What makes a great brand name?
Effective brand names are distinctive and memorable
They are simple, and easy to say and spell
They evoke feelings and make connections with customers
They're not blandly descriptive or made from generic key words
And an original name with a perfect .com domain can become an asset with real value
Descriptive names don't make good brand names
When you're starting out, it's tempting to try to be descriptive. After all, it seems to make sense for your name to describe what your businesses does.
But if you use generic words, or simply describe your business in a functional way, your name will just blend in - it won't just describe your business, but all of your competitors, too. Describing your business at the start of its life also limits its potential to expand or develop.
A printing company called FastPrinting will never become a brand name - and it will never be able to diversify into website development or marketing.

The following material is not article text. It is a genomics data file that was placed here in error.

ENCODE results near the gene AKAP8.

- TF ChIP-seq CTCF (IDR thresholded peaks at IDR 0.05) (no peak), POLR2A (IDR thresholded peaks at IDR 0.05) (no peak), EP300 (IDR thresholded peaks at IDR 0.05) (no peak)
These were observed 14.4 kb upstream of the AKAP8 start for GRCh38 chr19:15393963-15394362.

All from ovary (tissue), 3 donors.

At the time of its launch, Amazon didn't sound much like an online bookstore. But we all know that the Amazon is a very big river, so it suggested hugeness ...and it stuck in our minds. And its name allowed it diversify into the global force that it is today. Would Amazon be so successful if it was called BooksOnline?
A descriptive name will never become a brand name.
A 'meaningless' name can convey quite a lot
An invented name with no dictionary meaning can still convey a style or personality - or create an impression that's right for your business. If it's carefully-chosen, it can be a good fit with your business and be relevant to your customers.
For example, 'Intel' doesn't mean anything, but is the beginning of the word intelligence, so it suits a computer company. 'Burberry' doesn't mean anything, but has a conventional name structure, and it sounds established and traditional: perfect for a business that trades on its heritage. 'Smiggle' doesn't mean anything, but it's light-hearted and fun ...and it obviously relates to kids. And 'Kodak' is totally meaningless, too - but it looks and sounds distinctive, and over time it became synonymous with photography.
And of course, an invented name with a perfect, 'no-compromise' .com domain is a huge advantage in building a brand.